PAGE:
The Minot Aircraft Modelers, a chartered club of the Academy of Model Aeronautics, held an open house for the public Saturday afternoon. People who were interested in learning to fly model planes could give it a try in a safe, structured environment.
"We got swamped today with many people that wanted to try to fly. We had three instructors and three spotters, and they kept busy," said Roger Harper, a board member of the Minot Aircraft Modelers.
The Minot Aircraft Modelers has held an open house each year since the club started up, and many have had to be postponed due to inclement weather. Saturday proved to be an ideal day for newcomers interested in the sport.
Katina Tengesdal/MDN --
Zac Heskin, a Minot Aircraft Modelers club member, hovers his helicopter in one of the flying areas.
"We offered people who wanted to fly a ground school, which taught them basic flight characteristics, then we brought them into our hangar for a computer simulation, which is really close to the actual airplane models," Harper said.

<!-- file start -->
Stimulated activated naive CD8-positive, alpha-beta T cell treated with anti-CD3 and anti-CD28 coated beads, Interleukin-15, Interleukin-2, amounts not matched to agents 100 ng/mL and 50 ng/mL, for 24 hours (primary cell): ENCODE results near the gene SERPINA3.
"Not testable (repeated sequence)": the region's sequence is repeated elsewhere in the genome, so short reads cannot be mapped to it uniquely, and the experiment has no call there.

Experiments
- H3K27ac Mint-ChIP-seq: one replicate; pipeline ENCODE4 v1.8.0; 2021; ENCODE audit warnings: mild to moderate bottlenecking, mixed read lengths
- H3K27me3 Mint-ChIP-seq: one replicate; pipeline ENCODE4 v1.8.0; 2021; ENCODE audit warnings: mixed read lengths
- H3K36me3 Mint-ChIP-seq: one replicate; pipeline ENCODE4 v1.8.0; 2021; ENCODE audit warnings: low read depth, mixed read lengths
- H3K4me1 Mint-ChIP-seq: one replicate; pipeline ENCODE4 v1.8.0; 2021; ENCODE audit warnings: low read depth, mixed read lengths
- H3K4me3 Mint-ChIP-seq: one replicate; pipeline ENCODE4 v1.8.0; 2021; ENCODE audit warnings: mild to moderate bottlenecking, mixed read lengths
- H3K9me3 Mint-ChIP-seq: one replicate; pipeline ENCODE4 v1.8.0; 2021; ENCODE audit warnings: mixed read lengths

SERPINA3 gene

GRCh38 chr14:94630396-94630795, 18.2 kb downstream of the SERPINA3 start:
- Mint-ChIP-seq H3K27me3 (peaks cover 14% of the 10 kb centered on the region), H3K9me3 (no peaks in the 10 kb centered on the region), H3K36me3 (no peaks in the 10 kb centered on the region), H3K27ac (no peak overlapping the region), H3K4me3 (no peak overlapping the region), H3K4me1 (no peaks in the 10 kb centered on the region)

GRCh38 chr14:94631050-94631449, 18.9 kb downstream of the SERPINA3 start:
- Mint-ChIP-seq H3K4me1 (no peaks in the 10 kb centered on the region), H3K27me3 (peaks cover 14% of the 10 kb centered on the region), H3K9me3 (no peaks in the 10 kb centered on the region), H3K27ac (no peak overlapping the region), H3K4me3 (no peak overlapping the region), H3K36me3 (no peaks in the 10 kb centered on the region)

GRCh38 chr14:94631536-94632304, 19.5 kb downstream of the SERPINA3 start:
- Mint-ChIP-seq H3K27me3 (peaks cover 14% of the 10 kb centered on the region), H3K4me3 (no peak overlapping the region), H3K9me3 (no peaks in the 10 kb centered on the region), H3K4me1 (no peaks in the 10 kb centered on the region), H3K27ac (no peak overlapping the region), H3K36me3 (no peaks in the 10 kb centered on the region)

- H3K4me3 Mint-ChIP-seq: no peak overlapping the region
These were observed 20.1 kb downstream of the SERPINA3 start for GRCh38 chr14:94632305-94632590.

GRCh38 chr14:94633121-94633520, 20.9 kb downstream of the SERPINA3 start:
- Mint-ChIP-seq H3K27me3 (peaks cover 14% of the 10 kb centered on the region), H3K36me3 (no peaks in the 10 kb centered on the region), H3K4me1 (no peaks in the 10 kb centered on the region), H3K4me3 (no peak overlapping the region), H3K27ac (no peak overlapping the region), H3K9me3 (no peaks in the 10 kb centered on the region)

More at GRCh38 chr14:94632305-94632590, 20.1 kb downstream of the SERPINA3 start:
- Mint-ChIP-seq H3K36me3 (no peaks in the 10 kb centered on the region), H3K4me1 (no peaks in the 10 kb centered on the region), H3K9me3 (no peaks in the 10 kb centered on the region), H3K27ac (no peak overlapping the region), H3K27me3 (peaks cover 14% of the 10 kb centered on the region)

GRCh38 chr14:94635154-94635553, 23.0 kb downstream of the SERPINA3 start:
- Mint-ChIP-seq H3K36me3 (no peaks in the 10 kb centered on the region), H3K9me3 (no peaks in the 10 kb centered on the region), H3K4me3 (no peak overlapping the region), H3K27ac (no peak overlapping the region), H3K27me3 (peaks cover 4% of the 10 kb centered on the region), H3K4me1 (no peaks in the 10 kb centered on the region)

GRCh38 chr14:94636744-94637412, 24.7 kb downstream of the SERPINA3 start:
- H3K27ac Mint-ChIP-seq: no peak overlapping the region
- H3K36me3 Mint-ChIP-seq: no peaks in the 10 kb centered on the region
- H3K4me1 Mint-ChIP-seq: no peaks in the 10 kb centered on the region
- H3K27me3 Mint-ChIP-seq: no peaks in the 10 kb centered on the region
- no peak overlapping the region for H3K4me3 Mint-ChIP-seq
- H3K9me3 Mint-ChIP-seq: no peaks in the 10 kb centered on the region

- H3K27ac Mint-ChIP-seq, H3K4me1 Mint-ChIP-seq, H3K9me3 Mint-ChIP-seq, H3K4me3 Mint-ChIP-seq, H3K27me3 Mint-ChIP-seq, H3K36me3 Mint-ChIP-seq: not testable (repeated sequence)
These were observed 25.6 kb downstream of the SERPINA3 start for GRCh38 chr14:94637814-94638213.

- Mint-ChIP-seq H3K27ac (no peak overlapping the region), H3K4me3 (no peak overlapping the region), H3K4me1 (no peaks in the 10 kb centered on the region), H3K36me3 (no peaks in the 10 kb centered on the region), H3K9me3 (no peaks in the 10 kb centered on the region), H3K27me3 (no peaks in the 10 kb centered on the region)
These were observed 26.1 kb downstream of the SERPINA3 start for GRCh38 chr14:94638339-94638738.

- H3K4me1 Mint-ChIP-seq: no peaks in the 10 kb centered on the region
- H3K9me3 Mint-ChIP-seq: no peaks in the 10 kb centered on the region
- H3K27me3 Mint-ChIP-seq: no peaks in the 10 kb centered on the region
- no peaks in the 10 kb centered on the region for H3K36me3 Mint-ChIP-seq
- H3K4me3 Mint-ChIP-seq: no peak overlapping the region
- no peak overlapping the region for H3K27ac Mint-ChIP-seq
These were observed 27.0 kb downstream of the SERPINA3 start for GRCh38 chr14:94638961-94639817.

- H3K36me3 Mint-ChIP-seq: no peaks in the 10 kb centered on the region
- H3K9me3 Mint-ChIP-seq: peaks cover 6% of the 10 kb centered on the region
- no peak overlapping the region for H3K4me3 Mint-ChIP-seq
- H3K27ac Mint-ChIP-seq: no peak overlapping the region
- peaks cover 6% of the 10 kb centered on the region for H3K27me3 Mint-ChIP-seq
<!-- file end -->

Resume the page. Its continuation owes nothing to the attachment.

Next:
"The instructors do the plane's take off, and they will get the airplane to a safe altitude, and then relinquish control to the student. If the student gets into a situation, the instructor can immediately take control," he said.
The Minot Aircraft Modelers scheduled additional flying events for club members, and viewers were treated to some fun, competitive flying. The club now has just over 80 members. Many were eager to start flying in the fair weather.
"It's a very relaxing sport, and it's fun. In North Dakota, we have such a long winter, but that's when we build our airplanes,"Harper said.
The hobby has changed over the years, Harper explained, and even those who don't have the building skills can still enjoy it by ordering Almost Ready to Fly (ARF) model planes.
"There's a really broad difference in what you can do. You can be really slow and gentle, or you can have a 3D aircraft that can hover and do extreme acrobatics," Harper said.